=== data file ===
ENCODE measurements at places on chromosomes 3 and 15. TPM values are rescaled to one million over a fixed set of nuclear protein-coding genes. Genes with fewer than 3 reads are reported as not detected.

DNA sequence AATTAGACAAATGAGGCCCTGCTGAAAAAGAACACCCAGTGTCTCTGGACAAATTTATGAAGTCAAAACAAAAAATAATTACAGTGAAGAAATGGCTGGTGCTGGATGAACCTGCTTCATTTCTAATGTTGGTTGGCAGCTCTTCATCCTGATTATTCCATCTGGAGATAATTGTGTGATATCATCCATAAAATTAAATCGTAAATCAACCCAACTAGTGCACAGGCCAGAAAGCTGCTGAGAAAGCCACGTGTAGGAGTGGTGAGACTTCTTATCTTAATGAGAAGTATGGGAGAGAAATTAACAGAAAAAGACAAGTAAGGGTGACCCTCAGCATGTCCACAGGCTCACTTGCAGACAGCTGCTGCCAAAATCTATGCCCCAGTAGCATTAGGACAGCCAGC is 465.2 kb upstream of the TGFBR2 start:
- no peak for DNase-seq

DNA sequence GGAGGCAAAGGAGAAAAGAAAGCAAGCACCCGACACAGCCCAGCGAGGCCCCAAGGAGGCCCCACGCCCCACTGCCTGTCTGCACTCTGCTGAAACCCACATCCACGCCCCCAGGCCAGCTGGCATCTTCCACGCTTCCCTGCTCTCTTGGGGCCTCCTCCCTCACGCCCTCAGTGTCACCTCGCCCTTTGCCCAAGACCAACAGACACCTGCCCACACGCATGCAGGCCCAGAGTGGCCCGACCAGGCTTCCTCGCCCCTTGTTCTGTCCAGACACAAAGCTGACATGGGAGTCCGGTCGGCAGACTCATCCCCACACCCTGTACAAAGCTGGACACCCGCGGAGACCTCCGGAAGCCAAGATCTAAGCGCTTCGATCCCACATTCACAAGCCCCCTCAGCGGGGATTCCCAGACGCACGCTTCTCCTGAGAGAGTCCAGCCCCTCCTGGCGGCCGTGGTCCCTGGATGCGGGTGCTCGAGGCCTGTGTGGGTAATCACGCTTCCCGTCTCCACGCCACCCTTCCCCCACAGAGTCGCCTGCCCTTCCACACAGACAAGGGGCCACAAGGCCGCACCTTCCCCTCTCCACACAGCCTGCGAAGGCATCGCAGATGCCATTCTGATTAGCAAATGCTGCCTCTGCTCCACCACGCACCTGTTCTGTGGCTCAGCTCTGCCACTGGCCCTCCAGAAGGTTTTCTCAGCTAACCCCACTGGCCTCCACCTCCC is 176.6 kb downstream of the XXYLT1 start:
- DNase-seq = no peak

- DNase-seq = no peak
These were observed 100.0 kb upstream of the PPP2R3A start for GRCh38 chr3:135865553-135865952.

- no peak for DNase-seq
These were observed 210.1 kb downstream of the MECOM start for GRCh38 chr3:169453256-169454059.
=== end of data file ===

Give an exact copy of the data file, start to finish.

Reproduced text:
ENCODE measurements at places on chromosomes 3 and 15. TPM values are rescaled to one million over a fixed set of nuclear protein-coding genes. Genes with fewer than 3 reads are reported as not detected.

DNA sequence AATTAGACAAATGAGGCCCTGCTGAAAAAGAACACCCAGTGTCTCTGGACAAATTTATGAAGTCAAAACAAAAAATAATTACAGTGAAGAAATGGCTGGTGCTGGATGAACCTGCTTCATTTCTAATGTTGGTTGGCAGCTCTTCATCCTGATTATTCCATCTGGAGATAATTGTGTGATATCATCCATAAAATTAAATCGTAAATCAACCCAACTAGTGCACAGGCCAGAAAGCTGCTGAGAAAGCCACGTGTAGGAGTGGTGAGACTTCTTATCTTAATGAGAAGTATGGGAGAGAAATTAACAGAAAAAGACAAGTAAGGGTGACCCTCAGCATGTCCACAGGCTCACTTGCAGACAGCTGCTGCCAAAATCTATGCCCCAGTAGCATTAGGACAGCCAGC is 465.2 kb upstream of the TGFBR2 start:
- no peak for DNase-seq

DNA sequence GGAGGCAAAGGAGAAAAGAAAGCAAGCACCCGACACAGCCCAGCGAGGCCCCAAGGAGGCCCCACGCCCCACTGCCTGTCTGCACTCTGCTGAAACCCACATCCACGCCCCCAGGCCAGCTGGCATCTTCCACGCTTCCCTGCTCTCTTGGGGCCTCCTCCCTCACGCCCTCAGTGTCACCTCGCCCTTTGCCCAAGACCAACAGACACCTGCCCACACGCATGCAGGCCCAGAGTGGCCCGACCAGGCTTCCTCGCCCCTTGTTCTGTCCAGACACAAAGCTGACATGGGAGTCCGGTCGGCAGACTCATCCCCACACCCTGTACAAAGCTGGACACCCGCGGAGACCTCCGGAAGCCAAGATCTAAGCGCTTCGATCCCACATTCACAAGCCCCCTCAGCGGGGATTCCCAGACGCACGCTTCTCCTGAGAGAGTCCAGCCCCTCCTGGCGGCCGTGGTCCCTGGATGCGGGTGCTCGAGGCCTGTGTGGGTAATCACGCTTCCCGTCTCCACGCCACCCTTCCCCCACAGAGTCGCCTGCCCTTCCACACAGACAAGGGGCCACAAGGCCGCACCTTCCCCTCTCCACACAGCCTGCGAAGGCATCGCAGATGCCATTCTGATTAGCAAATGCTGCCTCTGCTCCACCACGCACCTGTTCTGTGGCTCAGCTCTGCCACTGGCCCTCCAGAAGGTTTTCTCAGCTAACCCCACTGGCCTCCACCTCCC is 176.6 kb downstream of the XXYLT1 start:
- DNase-seq = no peak

- DNase-seq = no peak
These were observed 100.0 kb upstream of the PPP2R3A start for GRCh38 chr3:135865553-135865952.

- no peak for DNase-seq
These were observed 210.1 kb downstream of the MECOM start for GRCh38 chr3:169453256-169454059.